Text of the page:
• Obtain the deceased’s final medical records related to the accident, if any. The attorney can do this as well, if needed.
  • Locate the deceased’s will, if they had one. If they did not, a probate court will help the family distribute the deceased’s assets according to state law. Family members should seek the help of a local, experienced probate attorney with this process. The family should let the probate attorney know if they have also hired a car accident lawyer to pursue a wrongful death case against whomever caused the car accident, and should put both lawyers in touch with one another.

When a Car Accident Injures You

If you are in a car accident, and you are uninjured enough to get up and move around without injuring yourself further, you should:

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Ivan Diamond, Car Accident Lawyer
  • Check on others involved in the accident, unless their road rage was the cause of the accident. If they are still enraged, it is better to stay away from them.
  • Call first responders.
  • Obtain the contact information, insurance information, and registration information from others involved in the accident. It’s best to avoid speaking with them about the accident, however, as what you say could be used against you if you or the other person decides to file a car accident claim.
  • Obtain contact information from any witnesses.
  • Take photos of the accident scene. Be sure to take photos of skid marks and damaged property, such as mailboxes, fences, and other property.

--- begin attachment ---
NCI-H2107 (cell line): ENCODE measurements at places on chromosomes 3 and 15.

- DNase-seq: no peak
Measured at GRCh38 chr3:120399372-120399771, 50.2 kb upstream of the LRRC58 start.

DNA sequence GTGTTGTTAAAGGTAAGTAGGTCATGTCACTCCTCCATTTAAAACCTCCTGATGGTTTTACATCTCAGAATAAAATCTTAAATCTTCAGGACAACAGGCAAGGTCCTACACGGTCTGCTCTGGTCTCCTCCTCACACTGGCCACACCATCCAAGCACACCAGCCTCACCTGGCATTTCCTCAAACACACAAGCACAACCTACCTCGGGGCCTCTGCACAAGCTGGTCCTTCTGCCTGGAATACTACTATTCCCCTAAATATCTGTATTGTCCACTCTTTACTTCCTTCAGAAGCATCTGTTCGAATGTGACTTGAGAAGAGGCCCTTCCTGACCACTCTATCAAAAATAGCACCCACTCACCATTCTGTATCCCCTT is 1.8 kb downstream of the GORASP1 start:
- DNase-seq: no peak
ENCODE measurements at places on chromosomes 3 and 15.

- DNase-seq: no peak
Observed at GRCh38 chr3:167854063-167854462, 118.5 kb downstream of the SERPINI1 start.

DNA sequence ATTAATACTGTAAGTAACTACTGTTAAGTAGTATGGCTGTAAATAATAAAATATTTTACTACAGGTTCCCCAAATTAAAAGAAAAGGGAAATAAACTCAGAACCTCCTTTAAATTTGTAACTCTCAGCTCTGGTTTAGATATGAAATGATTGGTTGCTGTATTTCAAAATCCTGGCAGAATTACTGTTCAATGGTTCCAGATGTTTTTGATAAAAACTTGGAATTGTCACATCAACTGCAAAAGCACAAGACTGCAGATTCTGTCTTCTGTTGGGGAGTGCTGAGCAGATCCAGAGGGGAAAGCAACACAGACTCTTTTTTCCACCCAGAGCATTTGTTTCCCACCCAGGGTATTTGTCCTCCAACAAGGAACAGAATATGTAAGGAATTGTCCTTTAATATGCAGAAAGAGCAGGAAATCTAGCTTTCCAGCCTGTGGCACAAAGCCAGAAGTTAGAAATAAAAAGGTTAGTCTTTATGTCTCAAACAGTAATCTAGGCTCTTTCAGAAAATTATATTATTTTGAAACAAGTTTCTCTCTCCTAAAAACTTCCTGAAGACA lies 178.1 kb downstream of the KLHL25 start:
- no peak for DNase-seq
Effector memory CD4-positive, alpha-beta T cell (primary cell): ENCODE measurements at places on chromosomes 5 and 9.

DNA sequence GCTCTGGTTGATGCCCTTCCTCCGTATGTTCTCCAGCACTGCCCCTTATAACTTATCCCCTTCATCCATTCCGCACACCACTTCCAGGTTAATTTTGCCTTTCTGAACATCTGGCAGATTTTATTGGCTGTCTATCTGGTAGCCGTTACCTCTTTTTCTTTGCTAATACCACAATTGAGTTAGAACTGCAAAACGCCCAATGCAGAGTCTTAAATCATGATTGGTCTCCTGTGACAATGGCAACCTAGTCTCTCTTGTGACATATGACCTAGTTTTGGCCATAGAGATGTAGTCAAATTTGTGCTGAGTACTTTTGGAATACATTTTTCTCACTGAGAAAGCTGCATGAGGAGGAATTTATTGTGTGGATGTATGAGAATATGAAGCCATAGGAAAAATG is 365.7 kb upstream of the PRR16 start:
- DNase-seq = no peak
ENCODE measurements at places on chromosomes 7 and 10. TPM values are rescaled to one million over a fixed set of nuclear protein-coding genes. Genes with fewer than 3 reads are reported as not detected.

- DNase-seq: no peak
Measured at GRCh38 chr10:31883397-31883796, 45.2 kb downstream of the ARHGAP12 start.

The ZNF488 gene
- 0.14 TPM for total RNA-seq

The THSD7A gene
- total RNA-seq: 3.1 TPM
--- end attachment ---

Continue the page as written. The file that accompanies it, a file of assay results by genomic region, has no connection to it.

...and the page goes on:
• Allow emergency medical technicians to check you over, even if you think your injuries are minor. You might have injuries that you don’t feel right away because of the adrenaline coursing through your body after a car accident.
  • If you are uninjured enough to participate in the police investigation, you must respond to the police officer’s questions, but it’s best to keep your answers short and only describe the facts as you remember them, rather than offering opinions about what you think might have happened. This will also serve to protect you if you or the other person decides to pursue a car accident claim.
  • When the police release you from the scene, go to the emergency room to get a thorough checkup. Let doctors know you were in an accident and that you would like to be checked thoroughly.
  • Call your insurance company to let them know you were in an accident. The only information you should give the representative is your name, contact information, the date and location of the accident. Before you provide the insurance company with any additional information about the accident, you should consider hiring a car accident attorney. Insurance companies are in business to make a profit, so they are often very resistant to paying out claims, and may find a reason to deny your claim, even if it is entirely valid. An attorney can help.
  • Call a car accident lawyer to pursue compensation. In fact, a car accident lawyer can complete many of the non-medical tasks listed above, including calling the insurance company and collecting evidence, then putting together a claim for the damages you sustained.